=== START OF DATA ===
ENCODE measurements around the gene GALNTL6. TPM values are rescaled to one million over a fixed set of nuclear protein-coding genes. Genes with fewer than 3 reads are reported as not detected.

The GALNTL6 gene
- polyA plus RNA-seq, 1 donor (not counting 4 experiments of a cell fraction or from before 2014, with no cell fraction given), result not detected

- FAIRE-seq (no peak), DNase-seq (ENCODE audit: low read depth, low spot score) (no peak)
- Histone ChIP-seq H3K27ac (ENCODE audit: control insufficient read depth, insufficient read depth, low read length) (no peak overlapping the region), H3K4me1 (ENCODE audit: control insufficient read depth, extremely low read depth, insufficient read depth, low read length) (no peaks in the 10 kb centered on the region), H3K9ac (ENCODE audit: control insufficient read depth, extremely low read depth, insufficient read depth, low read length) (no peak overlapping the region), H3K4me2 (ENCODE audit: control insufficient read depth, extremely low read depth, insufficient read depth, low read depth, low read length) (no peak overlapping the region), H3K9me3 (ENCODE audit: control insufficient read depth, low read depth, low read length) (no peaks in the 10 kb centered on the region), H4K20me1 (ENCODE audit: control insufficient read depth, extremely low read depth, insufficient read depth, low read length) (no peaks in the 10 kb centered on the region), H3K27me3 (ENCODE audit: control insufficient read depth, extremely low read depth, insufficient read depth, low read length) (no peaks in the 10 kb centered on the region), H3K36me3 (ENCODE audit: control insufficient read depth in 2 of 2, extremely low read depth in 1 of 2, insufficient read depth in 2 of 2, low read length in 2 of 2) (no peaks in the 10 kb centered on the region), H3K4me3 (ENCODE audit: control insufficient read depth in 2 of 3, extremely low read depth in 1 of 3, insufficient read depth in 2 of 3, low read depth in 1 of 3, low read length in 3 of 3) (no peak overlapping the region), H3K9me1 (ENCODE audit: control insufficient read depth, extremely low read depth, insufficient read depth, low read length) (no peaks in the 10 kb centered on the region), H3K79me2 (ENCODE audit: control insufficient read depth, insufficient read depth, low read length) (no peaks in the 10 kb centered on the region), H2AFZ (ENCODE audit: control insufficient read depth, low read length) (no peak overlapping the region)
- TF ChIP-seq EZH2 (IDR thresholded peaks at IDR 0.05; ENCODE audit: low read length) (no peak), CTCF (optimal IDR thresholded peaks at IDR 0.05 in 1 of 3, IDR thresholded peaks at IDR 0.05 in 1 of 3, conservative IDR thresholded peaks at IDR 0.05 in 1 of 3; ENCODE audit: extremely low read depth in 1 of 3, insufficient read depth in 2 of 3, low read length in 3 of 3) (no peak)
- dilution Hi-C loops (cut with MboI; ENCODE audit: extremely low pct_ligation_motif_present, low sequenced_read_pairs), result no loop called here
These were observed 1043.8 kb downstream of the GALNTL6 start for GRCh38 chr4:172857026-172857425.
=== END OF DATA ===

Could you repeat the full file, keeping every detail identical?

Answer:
ENCODE measurements around the gene GALNTL6. TPM values are rescaled to one million over a fixed set of nuclear protein-coding genes. Genes with fewer than 3 reads are reported as not detected.

The GALNTL6 gene
- polyA plus RNA-seq, 1 donor (not counting 4 experiments of a cell fraction or from before 2014, with no cell fraction given), result not detected

- FAIRE-seq (no peak), DNase-seq (ENCODE audit: low read depth, low spot score) (no peak)
- Histone ChIP-seq H3K27ac (ENCODE audit: control insufficient read depth, insufficient read depth, low read length) (no peak overlapping the region), H3K4me1 (ENCODE audit: control insufficient read depth, extremely low read depth, insufficient read depth, low read length) (no peaks in the 10 kb centered on the region), H3K9ac (ENCODE audit: control insufficient read depth, extremely low read depth, insufficient read depth, low read length) (no peak overlapping the region), H3K4me2 (ENCODE audit: control insufficient read depth, extremely low read depth, insufficient read depth, low read depth, low read length) (no peak overlapping the region), H3K9me3 (ENCODE audit: control insufficient read depth, low read depth, low read length) (no peaks in the 10 kb centered on the region), H4K20me1 (ENCODE audit: control insufficient read depth, extremely low read depth, insufficient read depth, low read length) (no peaks in the 10 kb centered on the region), H3K27me3 (ENCODE audit: control insufficient read depth, extremely low read depth, insufficient read depth, low read length) (no peaks in the 10 kb centered on the region), H3K36me3 (ENCODE audit: control insufficient read depth in 2 of 2, extremely low read depth in 1 of 2, insufficient read depth in 2 of 2, low read length in 2 of 2) (no peaks in the 10 kb centered on the region), H3K4me3 (ENCODE audit: control insufficient read depth in 2 of 3, extremely low read depth in 1 of 3, insufficient read depth in 2 of 3, low read depth in 1 of 3, low read length in 3 of 3) (no peak overlapping the region), H3K9me1 (ENCODE audit: control insufficient read depth, extremely low read depth, insufficient read depth, low read length) (no peaks in the 10 kb centered on the region), H3K79me2 (ENCODE audit: control insufficient read depth, insufficient read depth, low read length) (no peaks in the 10 kb centered on the region), H2AFZ (ENCODE audit: control insufficient read depth, low read length) (no peak overlapping the region)
- TF ChIP-seq EZH2 (IDR thresholded peaks at IDR 0.05; ENCODE audit: low read length) (no peak), CTCF (optimal IDR thresholded peaks at IDR 0.05 in 1 of 3, IDR thresholded peaks at IDR 0.05 in 1 of 3, conservative IDR thresholded peaks at IDR 0.05 in 1 of 3; ENCODE audit: extremely low read depth in 1 of 3, insufficient read depth in 2 of 3, low read length in 3 of 3) (no peak)
- dilution Hi-C loops (cut with MboI; ENCODE audit: extremely low pct_ligation_motif_present, low sequenced_read_pairs), result no loop called here
These were observed 1043.8 kb downstream of the GALNTL6 start for GRCh38 chr4:172857026-172857425.